For full view, click on the infographic.

The Inforgraphic focuses to the fact that destinations imposing stricter regulations that those set by IMO are expected to be a costly headache for cruise and shipping firms.

Mainly, in 2016 IMO agreed on limiting sulphur content in fuels to 0.5%. Thus, MEPC 73 bans the carriage of non-compliant fuel oil for propulsion or operation onboard. In the meantime, MEPC approves guidance for developing a non mandatory plan for vessels to implement the sulphur limit.

In 2020 Singapore, China and Port of Fujairah announce that they ban open loop scrubbers.

In light of IMO's sulphur cap, underwriters can't do anything proactive, meaning that they totally rely on port state control and classification societies in order to verify owners compliance.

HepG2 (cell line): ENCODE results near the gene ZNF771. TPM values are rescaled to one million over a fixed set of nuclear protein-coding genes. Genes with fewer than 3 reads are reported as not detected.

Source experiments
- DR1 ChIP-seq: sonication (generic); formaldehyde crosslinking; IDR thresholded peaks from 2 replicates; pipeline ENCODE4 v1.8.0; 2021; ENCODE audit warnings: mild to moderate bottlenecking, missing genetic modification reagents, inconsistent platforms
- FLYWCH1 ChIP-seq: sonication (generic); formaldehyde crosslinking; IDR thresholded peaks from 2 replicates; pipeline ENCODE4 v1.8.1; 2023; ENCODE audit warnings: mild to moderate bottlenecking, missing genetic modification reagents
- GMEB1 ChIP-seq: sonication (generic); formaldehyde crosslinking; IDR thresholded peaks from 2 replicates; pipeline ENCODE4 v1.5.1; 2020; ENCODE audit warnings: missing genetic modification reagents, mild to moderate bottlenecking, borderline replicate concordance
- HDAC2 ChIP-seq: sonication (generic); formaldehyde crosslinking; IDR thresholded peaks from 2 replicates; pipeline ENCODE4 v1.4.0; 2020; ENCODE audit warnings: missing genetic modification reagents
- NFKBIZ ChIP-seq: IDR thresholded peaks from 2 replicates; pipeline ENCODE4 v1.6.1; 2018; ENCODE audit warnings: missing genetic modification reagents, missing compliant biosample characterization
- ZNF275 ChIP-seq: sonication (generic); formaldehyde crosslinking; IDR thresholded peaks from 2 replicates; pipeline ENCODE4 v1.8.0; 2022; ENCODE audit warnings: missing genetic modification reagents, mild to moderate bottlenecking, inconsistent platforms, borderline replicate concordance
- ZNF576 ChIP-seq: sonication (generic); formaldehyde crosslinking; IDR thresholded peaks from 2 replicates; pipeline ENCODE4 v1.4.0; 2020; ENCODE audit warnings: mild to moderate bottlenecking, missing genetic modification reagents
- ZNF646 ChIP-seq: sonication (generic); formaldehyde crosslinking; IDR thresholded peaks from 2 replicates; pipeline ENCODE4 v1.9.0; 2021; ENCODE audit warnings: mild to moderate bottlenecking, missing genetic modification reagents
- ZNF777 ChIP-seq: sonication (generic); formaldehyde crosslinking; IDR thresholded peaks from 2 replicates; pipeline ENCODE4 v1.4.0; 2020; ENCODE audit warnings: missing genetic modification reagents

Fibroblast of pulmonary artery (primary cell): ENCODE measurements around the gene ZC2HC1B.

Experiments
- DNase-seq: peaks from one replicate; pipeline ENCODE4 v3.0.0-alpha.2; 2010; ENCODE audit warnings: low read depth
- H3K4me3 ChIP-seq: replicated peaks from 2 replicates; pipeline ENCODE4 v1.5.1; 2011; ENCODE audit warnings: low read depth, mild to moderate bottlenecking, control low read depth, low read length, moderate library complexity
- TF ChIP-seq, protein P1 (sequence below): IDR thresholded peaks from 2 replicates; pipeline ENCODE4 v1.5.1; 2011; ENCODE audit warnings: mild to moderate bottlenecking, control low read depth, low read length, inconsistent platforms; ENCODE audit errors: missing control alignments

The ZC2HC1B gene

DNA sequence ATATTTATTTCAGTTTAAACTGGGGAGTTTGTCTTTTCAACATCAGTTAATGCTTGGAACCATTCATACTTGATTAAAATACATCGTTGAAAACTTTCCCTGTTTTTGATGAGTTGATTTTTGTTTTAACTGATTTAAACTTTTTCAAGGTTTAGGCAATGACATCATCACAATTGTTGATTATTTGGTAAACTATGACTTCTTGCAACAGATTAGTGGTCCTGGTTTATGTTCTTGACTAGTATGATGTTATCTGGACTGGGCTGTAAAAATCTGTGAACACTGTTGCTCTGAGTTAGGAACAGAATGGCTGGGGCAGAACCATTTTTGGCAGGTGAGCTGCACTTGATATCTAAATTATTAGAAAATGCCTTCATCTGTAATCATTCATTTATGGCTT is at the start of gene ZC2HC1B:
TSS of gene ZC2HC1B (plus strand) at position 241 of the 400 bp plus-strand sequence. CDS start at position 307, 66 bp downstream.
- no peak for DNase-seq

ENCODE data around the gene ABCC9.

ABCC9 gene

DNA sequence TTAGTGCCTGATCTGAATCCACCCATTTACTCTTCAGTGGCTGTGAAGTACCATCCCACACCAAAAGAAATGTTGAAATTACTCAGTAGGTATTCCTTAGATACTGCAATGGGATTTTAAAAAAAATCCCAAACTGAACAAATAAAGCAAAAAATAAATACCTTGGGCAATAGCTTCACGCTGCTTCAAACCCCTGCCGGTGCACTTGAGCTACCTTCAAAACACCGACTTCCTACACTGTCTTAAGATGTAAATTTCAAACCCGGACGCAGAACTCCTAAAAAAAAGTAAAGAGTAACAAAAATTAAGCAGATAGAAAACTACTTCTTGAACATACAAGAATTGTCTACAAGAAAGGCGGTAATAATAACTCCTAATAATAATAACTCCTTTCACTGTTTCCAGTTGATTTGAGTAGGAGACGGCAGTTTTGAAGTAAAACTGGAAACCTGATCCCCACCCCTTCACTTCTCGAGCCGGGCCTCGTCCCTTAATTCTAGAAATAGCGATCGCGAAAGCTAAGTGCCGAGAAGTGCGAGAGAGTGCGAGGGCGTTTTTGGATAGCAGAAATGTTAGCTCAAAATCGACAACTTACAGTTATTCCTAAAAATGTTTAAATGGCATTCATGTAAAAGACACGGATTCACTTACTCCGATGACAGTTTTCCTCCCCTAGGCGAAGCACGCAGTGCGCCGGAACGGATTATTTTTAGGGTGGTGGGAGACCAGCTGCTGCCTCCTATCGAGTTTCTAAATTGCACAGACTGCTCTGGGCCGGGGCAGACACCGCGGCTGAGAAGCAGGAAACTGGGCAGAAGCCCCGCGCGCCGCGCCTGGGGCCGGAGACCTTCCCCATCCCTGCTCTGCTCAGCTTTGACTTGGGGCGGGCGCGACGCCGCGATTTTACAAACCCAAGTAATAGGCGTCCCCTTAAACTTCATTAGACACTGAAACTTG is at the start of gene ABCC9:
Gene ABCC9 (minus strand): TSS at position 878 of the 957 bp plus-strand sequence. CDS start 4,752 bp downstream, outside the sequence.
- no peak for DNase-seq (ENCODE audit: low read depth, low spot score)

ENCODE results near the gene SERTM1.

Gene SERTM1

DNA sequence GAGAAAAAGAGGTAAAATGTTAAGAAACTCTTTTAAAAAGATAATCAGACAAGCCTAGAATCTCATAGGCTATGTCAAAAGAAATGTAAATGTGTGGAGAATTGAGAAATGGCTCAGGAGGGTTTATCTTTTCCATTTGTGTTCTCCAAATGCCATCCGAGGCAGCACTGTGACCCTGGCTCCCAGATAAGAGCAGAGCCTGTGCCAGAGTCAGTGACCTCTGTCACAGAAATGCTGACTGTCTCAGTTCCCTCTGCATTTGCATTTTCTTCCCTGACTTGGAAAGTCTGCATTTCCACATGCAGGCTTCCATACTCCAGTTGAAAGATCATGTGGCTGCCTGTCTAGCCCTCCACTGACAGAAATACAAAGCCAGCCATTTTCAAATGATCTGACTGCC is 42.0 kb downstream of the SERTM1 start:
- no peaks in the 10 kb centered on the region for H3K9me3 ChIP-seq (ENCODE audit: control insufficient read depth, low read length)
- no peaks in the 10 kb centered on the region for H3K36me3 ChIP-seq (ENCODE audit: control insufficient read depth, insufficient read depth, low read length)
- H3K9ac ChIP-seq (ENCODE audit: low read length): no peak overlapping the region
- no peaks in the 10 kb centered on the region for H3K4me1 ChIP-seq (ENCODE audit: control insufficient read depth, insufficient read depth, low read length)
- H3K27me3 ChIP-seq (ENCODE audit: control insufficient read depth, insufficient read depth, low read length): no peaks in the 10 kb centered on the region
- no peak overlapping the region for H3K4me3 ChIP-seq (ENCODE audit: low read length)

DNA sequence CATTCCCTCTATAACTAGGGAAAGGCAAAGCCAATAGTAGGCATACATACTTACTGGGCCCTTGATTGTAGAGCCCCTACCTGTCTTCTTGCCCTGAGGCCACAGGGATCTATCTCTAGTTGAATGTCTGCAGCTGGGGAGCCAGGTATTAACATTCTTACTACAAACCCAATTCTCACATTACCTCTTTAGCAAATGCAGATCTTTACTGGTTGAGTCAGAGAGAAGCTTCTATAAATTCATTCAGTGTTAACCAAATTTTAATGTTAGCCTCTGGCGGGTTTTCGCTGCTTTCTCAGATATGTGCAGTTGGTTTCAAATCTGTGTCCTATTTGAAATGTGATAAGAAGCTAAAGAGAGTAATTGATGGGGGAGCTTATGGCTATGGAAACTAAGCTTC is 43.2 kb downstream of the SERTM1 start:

Yet, in the possibility that a vessel fails to comply with regulations, it may face flag state breach, loss of MARPOL certificate and may result to breach of warranty. 

According to the infographic the majority of H&M contracts include a classification warranty requiring vessels to remain in class for the duration of the period of cover.

In the meantime, installation of scrubbers will increase dramatically the insured values. Also, the cost of maintenance is unknown and there's no adequate crew training due to the fact that there's not much experience on the market.

Therefore, underwriters should consider:

  1. Management experience;
  2. Claim activity;
  3. Vessel type and particulars;
  4. Flag and Class;
  5. Maintenance cost;
  6. Crew training;
  7. Loss prevention.

Concluding, interested parties should expect to see claims arising in Hull and Machinery policies due to:

  1. Damage to filters, purifiers and engines;
  2. Hull damage from groundings or collisions as a consequence of loss power/blackouts;
  3. Claims for salvage assistance;
  4. General average.